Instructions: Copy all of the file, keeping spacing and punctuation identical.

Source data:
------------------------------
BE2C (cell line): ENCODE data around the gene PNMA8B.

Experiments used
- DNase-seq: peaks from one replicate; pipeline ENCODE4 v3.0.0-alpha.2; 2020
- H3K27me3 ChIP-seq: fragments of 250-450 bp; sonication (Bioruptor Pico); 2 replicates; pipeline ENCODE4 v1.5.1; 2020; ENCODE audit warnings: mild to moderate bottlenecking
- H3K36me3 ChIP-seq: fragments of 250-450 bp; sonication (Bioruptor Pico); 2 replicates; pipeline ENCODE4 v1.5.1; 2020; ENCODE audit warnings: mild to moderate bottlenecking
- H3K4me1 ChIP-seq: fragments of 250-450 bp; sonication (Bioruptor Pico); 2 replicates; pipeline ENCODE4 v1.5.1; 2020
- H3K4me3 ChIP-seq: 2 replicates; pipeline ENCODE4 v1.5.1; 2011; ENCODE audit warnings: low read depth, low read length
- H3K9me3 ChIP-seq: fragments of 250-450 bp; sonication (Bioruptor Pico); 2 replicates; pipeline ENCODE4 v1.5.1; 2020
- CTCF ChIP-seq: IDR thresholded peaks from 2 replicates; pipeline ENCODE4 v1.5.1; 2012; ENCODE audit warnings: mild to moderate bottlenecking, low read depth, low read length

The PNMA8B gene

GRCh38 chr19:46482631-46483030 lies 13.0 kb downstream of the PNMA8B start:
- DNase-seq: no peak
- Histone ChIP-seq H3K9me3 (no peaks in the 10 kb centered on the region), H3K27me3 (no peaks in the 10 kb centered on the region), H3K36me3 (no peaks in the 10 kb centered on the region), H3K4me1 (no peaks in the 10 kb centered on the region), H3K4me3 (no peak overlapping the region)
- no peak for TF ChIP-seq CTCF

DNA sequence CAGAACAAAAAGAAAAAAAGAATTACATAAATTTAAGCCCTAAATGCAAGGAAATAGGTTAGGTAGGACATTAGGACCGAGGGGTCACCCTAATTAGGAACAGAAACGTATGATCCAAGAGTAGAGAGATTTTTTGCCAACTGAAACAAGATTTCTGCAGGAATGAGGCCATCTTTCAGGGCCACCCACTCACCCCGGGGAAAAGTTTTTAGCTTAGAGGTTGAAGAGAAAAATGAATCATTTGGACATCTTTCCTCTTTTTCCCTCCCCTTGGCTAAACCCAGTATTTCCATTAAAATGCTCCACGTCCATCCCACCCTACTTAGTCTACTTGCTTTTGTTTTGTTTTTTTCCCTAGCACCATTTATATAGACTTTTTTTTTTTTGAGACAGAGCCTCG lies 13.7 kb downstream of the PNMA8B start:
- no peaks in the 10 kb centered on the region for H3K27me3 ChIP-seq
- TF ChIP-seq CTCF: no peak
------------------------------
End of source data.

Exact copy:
BE2C (cell line): ENCODE data around the gene PNMA8B.

Experiments used
- DNase-seq: peaks from one replicate; pipeline ENCODE4 v3.0.0-alpha.2; 2020
- H3K27me3 ChIP-seq: fragments of 250-450 bp; sonication (Bioruptor Pico); 2 replicates; pipeline ENCODE4 v1.5.1; 2020; ENCODE audit warnings: mild to moderate bottlenecking
- H3K36me3 ChIP-seq: fragments of 250-450 bp; sonication (Bioruptor Pico); 2 replicates; pipeline ENCODE4 v1.5.1; 2020; ENCODE audit warnings: mild to moderate bottlenecking
- H3K4me1 ChIP-seq: fragments of 250-450 bp; sonication (Bioruptor Pico); 2 replicates; pipeline ENCODE4 v1.5.1; 2020
- H3K4me3 ChIP-seq: 2 replicates; pipeline ENCODE4 v1.5.1; 2011; ENCODE audit warnings: low read depth, low read length
- H3K9me3 ChIP-seq: fragments of 250-450 bp; sonication (Bioruptor Pico); 2 replicates; pipeline ENCODE4 v1.5.1; 2020
- CTCF ChIP-seq: IDR thresholded peaks from 2 replicates; pipeline ENCODE4 v1.5.1; 2012; ENCODE audit warnings: mild to moderate bottlenecking, low read depth, low read length

The PNMA8B gene

GRCh38 chr19:46482631-46483030 lies 13.0 kb downstream of the PNMA8B start:
- DNase-seq: no peak
- Histone ChIP-seq H3K9me3 (no peaks in the 10 kb centered on the region), H3K27me3 (no peaks in the 10 kb centered on the region), H3K36me3 (no peaks in the 10 kb centered on the region), H3K4me1 (no peaks in the 10 kb centered on the region), H3K4me3 (no peak overlapping the region)
- no peak for TF ChIP-seq CTCF

DNA sequence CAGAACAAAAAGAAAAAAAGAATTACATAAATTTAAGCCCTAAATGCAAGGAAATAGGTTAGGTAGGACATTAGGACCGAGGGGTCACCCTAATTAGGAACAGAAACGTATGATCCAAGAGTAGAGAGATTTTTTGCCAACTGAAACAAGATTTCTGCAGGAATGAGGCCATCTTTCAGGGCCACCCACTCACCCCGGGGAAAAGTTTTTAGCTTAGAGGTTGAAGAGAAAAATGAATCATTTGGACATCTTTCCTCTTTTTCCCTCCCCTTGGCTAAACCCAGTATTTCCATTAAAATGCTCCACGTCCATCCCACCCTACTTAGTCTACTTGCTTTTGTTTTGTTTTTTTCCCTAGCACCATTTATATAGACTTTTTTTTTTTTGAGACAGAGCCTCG lies 13.7 kb downstream of the PNMA8B start:
- no peaks in the 10 kb centered on the region for H3K27me3 ChIP-seq
- TF ChIP-seq CTCF: no peak